REPORTED crime rose slightly in Devon and Cornwall last year, but the region is still one of the safest counties in England and Wales.

Only Wiltshire has fewer crimes per 100,000 residents, making Devon and Cornwall joint second, along with North Yorkshire, which both reported 59 offences per 1,000 people last year.

Shoplifting has risen dramatically, both nationally, and in Devon and Cornwall.

The force hasn’t been able to provide figures for some types of crime because of a new IT system.

However, figures released by the Office of National Statistics for 2023 show a 37 per cent increase in shoplifting offences in the force area last year: 7,651 such offences compared to 5,583 in 2022.

Devon and Cornwall saw thefts rise 13 per cent with nearly 25,000 in 2023 compared to 22,000 the previous year, and a 52 per cent rise in ‘theft from person’.

Residential burglaries rose 25 per cent to 2,102 but non-residential burglaries dropped 28 per cent to 1,456.

Violence still remains the main crime across the two counties and last year saw around 500 more violent offences, up to nearly 47,000. Sexual offences rose slightly from 5,561 in 2022 to 5,785 last year.

Death or serious injury from unlawful driving increased by 66 per cent, from 39 to 65.

There were just over 12,000 ‘stalking with harassment’ offences, down slightly on the previous year, and a reduction in public order offences (7,384), drug offences (3,976) and criminal damage and arson (12,772).

Following the implementation of a new IT system in 2022, Devon and Cornwall Police haven’t been able to supply data on offences for use of knife or sharp instruments, firearms, domestic abuse-related incidents and those recorded by Action Fraud.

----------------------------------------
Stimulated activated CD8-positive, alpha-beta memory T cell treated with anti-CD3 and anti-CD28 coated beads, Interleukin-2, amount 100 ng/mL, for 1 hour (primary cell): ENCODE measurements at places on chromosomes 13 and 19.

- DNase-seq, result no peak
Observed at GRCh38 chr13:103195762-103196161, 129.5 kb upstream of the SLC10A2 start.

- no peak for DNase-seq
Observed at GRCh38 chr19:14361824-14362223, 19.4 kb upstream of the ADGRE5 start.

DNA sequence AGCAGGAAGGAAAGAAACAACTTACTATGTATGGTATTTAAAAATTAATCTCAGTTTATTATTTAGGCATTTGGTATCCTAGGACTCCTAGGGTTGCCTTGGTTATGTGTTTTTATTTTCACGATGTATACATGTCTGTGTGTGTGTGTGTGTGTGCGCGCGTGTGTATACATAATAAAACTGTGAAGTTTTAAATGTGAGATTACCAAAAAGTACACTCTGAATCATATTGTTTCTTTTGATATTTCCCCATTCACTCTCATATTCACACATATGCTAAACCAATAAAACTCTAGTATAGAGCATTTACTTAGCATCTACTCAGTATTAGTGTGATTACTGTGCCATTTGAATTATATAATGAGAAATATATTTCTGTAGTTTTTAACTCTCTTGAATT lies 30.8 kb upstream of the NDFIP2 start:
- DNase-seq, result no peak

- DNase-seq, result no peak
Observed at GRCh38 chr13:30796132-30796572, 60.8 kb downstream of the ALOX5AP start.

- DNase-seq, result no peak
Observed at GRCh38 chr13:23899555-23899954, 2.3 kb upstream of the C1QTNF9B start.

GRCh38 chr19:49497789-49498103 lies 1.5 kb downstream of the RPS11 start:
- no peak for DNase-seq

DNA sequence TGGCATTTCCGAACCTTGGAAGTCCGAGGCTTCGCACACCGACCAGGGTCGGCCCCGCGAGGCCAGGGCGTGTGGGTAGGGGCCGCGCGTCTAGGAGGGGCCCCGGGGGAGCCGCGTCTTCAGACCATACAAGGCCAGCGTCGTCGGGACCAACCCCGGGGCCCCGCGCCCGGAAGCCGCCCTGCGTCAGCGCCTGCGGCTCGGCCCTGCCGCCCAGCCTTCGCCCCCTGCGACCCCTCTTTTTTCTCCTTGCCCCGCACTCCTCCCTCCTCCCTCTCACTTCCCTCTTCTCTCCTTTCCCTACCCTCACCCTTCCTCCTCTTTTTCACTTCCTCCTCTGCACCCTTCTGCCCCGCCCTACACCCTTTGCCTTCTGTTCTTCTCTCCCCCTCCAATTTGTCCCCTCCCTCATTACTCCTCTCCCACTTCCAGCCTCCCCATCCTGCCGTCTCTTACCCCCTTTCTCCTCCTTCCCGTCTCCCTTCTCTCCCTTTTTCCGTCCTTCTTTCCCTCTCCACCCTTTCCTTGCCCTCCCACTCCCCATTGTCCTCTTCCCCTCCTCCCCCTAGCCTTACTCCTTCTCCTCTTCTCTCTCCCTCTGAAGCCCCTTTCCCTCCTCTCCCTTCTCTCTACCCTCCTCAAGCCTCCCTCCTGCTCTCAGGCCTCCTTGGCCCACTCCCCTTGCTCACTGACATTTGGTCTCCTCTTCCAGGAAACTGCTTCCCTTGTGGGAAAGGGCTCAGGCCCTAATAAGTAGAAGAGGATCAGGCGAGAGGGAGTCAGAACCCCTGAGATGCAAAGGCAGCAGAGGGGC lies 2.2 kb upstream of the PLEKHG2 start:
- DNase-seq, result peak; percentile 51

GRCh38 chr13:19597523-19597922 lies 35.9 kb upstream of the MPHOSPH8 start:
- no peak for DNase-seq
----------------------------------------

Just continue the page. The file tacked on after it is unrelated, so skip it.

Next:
The force said it is dealing with the consequences of the ongoing cost of living crisis, reflected by a rise in theft and other acquisitive crime.

The Devon and Cornwall force is ranked in the top three best performing forces for seven crimes types – victim based crime, residential burglary, all burglary, public order offences, theft offences, shoplifting and bicycle theft and in the top five for vehicle offences.

Temporary deputy chief constable Dave Thorne said: ‘It’s always satisfying to see Devon and Cornwall near the top of the table, but we’re not complacent and we’re constantly striving to improve our service and improve public confidence.

‘Over the last year we’ve been using the Op Loki model to respond to issues identified by local people. The most recent phase was carried out in Barnstaple last month and focused on drugs, anti-social behaviour and keeping our roads safe.

‘We will continue working with our communities and partners to deliver a quality police service for our residents and visitors.’